Recognising these issues, the EU Commission launched a formal review of the SFDR in the second half of 2023. This review aimed to assess the effectiveness and compatibility of the current rules. It involved gathering feedback from market participants and extensive consultations with national regulators from EU member states. The consultation period closed on December 15, 2023.

Based on this feedback, we expect amendments to the structure of the SFDR and its related technical standards.

While these changes likely won't take effect before 2025, asset managers should consider the following questions to stay prepared:


What are the key expected changes in the next SFDR update?

While the final details of the SFDR update haven't been released, the consultation process offered some clues about what to expect. Here are some of the key anticipated changes:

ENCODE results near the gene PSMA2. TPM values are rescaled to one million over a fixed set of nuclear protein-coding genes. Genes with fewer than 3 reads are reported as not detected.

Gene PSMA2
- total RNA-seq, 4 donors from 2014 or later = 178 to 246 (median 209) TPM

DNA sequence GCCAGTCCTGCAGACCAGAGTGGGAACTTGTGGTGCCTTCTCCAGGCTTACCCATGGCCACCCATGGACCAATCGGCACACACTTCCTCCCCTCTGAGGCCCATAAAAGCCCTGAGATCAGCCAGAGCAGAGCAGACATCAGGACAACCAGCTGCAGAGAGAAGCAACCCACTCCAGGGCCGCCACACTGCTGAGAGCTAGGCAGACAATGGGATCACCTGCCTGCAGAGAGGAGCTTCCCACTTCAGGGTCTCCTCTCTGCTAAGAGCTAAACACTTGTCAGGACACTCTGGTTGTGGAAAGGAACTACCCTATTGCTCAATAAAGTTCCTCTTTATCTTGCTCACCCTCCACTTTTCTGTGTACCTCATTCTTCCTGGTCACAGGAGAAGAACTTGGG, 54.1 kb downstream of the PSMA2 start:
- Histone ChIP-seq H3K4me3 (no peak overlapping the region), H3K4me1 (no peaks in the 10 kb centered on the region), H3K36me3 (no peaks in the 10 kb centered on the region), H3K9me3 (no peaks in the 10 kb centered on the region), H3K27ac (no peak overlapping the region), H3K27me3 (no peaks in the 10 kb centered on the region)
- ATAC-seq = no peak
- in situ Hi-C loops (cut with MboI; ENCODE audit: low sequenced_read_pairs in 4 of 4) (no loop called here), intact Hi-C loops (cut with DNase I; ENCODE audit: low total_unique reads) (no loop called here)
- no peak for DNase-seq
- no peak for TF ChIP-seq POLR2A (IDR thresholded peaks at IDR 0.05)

• Stronger disclosure requirements: The update is expected to require more granular information on sustainability factors considered in investment decisions, portfolio characteristics related to sustainability objectives, and the impact of investments.
  • Taxonomy alignment: The EU Taxonomy for sustainable activities is expected to play a more prominent role in SFDR classification. Products labelled "Article 8" (promoting environmental or social characteristics) or "Article 9" (sustainable investment objective) will likely need to demonstrate a stronger alignment with the taxonomy.